[This is the 2nd part of a kitchen renovation series. Read Part 1 here or keep going if you only care about my opinions on stoves & vent hoods]
The very first thing that my husband and I did in our kitchen, was to install a new stove and vent hood. We did this back in March, 2018, nearly a year before we did the bulk of our kitchen renovation.
The Vent Hood
The biggest issue with the original vent hood was that…there wasn’t one. Without a vent hood, smoke, steam, and gunk from the stuff that you cook just shoots up at the ceiling. This creates grease on the ceiling, and that’s icky. It also causes smoke alarms to go off whenever you do something that creates a lot of smoke, like searing a steak or roasting veggies at high temperatures. I actually disconnected my smoke alarm shortly after moving into the housewhich is not safe. You shouldn’t disconnect your smoke alarm.
A surprisingly large number of people have been interested in my previous post about vegetable oil, where I explained why I don’t use it. But how does one go about avoiding vegetable oil? It’s in everything! Besides, don’t you need vegetable oil to make cakes and stuff?
No, vegetable oil is worthless. You can still eat cake without it. 🙂
Frugality has always been a big part of my life. I like to buy things used when I can, and I hate spending money on consumables. My family has some pretty ambitious homesteading goals that require us to save up as much money as we can, and it’s pretty bad for the environment to waste stuff – especially plastics. On top of that, I try to keep my home as chemical-free as possible, because chemicals are bad for you. I learned a whole bunch of tips and tricks from my mom, and more on my own as an adult, and I thought I’d share a few of them here.
Why Make DIY Toilet Cleaner?
Of all the parts of my house, my toilet is probably the thing I am most anal about cleaning because it’s where you poop. Guys, poop is gross. Like, actually gross with icky bacteria and stuff.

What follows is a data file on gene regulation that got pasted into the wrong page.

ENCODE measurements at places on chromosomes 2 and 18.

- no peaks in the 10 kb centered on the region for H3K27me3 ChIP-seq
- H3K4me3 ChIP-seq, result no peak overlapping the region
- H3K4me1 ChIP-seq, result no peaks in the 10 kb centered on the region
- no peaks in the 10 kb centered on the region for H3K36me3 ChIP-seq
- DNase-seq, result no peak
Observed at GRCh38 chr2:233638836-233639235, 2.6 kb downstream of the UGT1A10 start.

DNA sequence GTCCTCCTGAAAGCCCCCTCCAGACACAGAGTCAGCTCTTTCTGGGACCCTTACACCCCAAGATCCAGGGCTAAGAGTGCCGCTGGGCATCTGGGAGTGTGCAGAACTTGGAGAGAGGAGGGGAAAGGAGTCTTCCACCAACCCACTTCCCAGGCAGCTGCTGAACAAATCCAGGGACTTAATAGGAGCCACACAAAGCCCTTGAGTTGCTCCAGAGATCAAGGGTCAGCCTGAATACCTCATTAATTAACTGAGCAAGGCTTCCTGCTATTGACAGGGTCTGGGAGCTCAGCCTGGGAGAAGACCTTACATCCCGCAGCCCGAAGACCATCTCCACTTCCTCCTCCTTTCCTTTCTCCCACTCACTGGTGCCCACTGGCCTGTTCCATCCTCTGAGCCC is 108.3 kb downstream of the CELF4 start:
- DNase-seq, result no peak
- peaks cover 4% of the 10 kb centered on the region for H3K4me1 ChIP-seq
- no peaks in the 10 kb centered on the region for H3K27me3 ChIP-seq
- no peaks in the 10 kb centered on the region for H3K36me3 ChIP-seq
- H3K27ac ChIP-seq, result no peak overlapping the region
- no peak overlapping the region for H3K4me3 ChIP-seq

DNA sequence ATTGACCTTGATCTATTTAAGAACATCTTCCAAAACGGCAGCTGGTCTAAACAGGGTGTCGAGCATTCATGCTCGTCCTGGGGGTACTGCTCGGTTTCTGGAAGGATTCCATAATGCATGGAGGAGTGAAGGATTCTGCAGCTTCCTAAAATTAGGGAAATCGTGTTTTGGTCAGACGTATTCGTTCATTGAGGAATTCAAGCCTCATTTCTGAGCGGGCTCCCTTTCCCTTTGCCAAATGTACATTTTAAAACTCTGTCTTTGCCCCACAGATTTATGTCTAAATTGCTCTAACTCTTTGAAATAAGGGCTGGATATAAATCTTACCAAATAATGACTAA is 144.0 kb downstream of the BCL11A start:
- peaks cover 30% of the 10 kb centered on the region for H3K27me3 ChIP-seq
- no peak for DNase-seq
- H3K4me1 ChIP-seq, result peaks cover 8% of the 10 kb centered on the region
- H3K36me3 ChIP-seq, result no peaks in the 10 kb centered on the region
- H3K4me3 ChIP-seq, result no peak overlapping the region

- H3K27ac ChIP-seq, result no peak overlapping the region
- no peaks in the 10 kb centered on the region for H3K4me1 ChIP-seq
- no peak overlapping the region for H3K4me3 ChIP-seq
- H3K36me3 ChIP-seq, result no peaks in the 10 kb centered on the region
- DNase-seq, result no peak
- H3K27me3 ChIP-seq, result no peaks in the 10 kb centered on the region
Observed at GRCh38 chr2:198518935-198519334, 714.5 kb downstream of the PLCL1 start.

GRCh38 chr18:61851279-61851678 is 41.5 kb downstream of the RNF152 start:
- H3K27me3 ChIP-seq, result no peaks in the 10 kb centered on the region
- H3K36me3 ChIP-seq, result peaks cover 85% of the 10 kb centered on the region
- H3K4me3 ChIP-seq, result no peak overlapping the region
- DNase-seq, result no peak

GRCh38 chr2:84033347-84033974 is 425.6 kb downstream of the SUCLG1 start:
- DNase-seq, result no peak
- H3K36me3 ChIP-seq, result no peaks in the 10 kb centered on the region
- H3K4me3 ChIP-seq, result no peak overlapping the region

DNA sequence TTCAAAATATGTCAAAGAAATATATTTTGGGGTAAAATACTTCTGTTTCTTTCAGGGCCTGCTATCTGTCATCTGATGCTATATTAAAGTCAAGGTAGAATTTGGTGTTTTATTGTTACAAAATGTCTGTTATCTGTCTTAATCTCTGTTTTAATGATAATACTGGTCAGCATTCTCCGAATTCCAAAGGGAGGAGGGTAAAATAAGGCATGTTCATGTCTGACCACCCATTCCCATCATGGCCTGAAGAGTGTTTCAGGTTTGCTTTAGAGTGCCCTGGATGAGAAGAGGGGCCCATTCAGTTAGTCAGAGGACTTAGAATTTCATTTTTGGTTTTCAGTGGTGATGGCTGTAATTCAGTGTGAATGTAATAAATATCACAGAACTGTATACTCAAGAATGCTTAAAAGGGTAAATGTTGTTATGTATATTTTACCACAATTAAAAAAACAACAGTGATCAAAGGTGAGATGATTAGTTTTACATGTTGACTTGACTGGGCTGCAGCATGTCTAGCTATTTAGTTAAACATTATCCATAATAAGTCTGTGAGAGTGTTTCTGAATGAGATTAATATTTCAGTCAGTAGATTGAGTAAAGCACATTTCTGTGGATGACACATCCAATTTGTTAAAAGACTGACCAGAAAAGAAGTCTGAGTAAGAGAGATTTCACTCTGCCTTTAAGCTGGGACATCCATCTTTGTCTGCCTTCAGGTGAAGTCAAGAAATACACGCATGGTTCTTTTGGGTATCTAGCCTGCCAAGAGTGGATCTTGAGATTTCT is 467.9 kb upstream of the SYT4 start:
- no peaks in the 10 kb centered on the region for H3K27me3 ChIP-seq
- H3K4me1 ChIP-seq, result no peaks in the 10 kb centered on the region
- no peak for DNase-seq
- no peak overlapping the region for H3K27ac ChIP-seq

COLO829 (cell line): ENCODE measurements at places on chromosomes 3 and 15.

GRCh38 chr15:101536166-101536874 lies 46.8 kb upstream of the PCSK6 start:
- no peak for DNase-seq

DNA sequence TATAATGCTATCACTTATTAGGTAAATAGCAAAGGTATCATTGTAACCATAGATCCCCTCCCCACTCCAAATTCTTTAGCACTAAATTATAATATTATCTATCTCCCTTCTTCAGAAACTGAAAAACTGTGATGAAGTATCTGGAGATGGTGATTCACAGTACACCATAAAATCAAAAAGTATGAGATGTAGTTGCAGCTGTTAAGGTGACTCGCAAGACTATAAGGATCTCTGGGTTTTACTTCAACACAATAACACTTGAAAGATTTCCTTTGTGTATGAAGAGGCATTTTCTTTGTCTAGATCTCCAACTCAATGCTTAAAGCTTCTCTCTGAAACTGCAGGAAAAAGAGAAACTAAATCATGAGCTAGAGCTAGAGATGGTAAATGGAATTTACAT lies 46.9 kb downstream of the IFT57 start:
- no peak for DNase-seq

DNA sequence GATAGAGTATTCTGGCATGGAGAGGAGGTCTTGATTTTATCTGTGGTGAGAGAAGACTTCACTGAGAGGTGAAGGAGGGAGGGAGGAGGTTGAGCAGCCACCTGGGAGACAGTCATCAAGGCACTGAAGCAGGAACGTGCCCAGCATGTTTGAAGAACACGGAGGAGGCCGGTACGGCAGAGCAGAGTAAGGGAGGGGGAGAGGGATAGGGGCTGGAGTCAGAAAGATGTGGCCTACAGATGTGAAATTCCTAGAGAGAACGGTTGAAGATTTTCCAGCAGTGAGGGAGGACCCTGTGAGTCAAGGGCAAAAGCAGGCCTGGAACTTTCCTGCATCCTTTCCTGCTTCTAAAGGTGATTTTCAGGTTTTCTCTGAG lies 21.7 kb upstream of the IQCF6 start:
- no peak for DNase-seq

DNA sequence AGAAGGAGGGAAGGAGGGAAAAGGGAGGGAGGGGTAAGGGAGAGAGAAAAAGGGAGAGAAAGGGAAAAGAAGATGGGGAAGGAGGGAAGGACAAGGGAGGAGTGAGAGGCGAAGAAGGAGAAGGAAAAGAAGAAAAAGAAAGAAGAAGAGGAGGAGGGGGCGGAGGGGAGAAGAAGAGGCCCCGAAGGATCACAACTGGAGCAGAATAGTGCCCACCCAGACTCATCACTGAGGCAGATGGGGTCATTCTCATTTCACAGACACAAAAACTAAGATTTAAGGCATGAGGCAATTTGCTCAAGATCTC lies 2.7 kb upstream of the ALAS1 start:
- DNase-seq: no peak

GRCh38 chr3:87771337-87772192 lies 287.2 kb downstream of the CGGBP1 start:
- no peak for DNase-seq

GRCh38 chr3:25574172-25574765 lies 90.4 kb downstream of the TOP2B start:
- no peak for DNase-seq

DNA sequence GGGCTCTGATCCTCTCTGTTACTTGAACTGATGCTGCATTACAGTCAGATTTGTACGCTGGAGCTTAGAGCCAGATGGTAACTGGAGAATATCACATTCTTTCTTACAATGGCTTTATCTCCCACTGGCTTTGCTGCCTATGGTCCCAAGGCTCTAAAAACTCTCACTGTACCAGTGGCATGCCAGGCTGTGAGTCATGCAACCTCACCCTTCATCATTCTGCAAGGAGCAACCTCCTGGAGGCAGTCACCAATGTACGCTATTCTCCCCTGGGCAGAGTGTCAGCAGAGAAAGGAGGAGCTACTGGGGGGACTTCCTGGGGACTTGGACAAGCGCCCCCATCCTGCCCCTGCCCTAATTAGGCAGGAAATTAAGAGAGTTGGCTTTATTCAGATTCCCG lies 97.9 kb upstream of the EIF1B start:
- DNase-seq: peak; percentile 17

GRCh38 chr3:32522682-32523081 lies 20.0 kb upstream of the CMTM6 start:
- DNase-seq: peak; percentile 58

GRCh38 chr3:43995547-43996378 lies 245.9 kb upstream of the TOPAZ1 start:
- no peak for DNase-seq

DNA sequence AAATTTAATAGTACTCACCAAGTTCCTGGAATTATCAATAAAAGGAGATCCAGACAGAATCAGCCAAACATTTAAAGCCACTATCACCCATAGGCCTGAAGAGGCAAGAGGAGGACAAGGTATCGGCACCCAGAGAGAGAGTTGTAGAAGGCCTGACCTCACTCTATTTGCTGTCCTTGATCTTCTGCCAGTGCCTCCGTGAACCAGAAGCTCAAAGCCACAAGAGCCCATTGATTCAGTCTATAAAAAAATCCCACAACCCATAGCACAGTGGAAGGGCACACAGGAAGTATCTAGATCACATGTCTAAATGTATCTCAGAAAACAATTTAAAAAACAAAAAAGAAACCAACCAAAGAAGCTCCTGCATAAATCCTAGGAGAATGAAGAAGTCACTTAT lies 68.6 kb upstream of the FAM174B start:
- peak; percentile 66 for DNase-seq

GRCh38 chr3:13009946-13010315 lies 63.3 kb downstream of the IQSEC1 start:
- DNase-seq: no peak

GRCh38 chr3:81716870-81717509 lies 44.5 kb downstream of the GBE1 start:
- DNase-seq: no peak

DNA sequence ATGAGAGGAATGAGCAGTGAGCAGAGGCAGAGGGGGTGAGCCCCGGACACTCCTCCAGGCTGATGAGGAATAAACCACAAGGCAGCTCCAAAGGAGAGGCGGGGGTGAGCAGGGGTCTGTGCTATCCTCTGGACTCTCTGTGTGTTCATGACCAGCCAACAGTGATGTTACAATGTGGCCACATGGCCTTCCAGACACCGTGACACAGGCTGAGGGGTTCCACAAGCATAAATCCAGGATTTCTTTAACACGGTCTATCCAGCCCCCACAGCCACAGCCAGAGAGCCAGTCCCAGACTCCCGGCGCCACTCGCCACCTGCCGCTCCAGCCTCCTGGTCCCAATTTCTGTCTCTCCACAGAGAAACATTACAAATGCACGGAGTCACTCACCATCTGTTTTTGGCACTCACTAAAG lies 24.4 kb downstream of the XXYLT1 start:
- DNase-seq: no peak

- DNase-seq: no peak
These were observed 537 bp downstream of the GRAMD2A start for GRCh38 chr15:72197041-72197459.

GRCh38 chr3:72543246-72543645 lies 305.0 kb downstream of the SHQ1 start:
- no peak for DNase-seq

I can’t start a story about our kitchen renovation without starting with the story of how we bought our house.
Well, how I bought our house. Matt and I weren’t married yet.
Wait, I’m Buying A House?
One rainy, crummy day in September, I was sitting in the living room of my apartment watching Netflix and wishing the rain would stop. Suddenly, I realized that there was water dripping down one of the walls. I called maintenance, but it was a Saturday, so they couldn’t help me until Monday and since it was an apartment, I couldn’t fix it myself. All I could do was put a pot under the leak and watch the wall get wet.
That night, I was hanging out with a friend watching a Detroit Lions pre-season game, and he was complaining about his apartment and we just got going on a mutual rant of why apartments suck.
You’ve heard the term “GMO”. Maybe you’ve seen the “Verified non-GMO” labels on certain products in the grocery store. Your neighbor told you that GMOs are killing children, but your cousin said that the anti-GMO is the biggest farce since the low-fat craze. But what exactly does GMO mean? Is it bad?
GMO stands for “genetically modified organism.” This basically means that a group of scientists took the DNA of a plant or animal and changed it in some way.
What the H— Does That Mean? Is It Like Breeding Dogs?